Stimulus Specific Induction of Monocyte Chemotactic Protein-1 (MCP-1) Gene Expression

  • Steven L. Kunkel
  • Theodore Standiford
  • Keita Kasahara
  • Robert M. Strieter
Part of the Advances in Experimental Medicine and Biology book series (AEMB, volume 305)


The movement of blood monocytes from the peripheral vasculature into an area of inflammation is an ill defined process. Typically the recruitment of monocytes is associated with a characteristic temporal delay, as these mononuclear phagocytes are histologic markers of chronic cell-mediated responses or delayed type hypersensitivity reactions. While monocytes are typical cells that are found in cell mediated inflammatory lesions, neutrophils are conspicuous by their absence in these lesions. This observation is important for a number of reasons. First, it is apparent that different inflammatory cells are required to perform different functions during the development and maintenance of different inflammatory responses. Second, the low numbers of monocytes in acute inflammatory lesions and high numbers associated with chronic inflammation suggests that specific recruitment signals are expressed to coincide with acute or chronic inflammation. Finally, redundancy exists with regard to chemotactic factors. This is especially true of those chemotactic factors which exhibit activity for more than one population of inflammatory cells. For example, a number of well studied chemotactic factors, such as C5a, leukotriene B4, and fMLP, are potent agents for the movement of both monocytes and neutrophils (Table 1). As mentioned above, monocytes and neutrophils are relatively faithful markers for chronic and acute inflammation, respectively.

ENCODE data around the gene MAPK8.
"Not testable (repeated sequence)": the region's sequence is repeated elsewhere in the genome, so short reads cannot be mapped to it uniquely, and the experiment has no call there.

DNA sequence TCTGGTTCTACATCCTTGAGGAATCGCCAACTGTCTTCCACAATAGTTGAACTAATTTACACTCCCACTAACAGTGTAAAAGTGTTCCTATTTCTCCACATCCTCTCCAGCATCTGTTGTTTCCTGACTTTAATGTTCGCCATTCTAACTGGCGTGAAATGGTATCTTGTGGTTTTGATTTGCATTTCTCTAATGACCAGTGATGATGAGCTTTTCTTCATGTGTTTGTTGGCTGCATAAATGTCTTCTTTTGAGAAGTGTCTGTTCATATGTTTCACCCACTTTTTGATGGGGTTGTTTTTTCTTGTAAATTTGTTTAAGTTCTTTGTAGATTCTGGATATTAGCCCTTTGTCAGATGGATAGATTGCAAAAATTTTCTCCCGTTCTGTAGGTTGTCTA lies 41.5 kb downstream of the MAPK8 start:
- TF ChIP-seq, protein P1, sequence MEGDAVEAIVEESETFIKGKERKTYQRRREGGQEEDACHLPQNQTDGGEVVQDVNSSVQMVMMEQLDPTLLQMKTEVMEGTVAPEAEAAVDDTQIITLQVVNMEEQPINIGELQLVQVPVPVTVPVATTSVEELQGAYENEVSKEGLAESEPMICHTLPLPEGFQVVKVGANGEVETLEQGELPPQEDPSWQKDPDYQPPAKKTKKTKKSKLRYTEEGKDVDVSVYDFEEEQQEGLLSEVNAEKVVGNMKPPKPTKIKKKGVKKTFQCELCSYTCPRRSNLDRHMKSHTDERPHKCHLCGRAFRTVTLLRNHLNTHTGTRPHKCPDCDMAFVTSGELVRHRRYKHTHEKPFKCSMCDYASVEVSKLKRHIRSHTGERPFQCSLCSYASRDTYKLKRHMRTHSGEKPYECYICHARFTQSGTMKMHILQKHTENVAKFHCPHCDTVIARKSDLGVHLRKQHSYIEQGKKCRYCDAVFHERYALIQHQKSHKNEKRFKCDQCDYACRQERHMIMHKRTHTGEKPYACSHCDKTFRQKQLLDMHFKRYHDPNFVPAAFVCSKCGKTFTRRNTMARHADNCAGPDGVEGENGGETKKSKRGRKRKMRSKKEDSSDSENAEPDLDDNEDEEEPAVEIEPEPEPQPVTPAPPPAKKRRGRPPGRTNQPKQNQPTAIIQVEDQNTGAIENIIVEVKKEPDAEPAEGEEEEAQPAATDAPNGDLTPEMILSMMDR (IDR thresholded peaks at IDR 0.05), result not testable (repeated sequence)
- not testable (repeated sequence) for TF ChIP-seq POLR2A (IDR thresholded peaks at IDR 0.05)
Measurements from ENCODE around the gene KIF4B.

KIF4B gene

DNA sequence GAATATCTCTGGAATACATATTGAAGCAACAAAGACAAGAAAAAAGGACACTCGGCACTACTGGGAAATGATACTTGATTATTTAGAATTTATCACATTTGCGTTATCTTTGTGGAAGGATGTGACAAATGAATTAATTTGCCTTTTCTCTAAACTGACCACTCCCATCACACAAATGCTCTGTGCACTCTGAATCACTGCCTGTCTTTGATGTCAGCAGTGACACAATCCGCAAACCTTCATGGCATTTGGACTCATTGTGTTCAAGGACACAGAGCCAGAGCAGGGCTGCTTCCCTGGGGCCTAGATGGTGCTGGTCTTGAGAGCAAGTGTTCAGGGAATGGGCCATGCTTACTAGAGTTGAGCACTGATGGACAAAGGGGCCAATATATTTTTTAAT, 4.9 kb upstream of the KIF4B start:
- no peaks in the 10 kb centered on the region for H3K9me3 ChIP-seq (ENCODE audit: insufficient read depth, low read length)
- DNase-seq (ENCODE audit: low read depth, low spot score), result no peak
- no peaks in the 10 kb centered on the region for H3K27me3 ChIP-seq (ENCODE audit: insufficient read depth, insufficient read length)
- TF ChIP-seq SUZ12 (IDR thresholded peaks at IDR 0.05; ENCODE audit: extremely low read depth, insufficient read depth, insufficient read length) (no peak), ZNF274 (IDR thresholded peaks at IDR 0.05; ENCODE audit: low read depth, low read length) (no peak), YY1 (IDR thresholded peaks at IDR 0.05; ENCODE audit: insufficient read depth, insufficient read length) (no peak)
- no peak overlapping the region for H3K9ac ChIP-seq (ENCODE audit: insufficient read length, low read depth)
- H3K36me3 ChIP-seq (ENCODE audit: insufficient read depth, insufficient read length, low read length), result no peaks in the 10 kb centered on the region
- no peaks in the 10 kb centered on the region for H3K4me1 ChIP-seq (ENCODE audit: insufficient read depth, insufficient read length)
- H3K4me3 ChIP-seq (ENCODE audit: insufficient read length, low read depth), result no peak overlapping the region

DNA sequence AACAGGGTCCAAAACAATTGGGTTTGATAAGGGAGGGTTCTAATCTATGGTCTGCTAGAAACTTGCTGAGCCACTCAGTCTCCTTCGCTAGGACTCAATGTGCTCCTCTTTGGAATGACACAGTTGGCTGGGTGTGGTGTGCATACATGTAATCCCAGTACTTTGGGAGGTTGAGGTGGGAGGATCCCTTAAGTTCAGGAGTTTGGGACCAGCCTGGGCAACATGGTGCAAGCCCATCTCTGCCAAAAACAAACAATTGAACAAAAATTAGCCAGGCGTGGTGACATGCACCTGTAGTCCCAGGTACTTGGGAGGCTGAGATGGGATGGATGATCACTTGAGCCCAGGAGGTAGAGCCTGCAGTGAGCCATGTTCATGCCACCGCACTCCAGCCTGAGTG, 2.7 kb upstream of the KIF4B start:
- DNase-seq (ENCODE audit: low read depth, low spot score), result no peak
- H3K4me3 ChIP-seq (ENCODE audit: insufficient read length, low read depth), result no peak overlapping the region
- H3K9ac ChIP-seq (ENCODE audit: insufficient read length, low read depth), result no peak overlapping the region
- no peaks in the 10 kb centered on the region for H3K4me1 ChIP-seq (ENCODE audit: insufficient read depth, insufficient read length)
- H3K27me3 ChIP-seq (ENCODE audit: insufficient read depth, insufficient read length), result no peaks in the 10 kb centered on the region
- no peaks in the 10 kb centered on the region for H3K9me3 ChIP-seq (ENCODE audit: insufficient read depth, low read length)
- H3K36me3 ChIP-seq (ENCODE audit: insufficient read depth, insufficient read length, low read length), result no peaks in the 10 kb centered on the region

Alveolar Macrophage Mononuclear Phagocyte Chemotactic Factor Chemotactic Cytokine Neutrophil Chemotactic Factor 
These keywords were added by machine and not by the authors. This process is experimental and the keywords may be updated as the learning algorithm improves.


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Copyright information

© Plenum Press, New York 1991

Authors and Affiliations

  • Steven L. Kunkel
    • 1
  • Theodore Standiford
    • 2
  • Keita Kasahara
    • 1
  • Robert M. Strieter
    • 2
  1. 1.Department of PathologyUniversity of Michigan Medical SchoolAnn ArborUSA
  2. 2.Department of Internal Medicine Division of Pulmonary and Critical CareUniversity of Michigan Medical SchoolAnn ArborUSA

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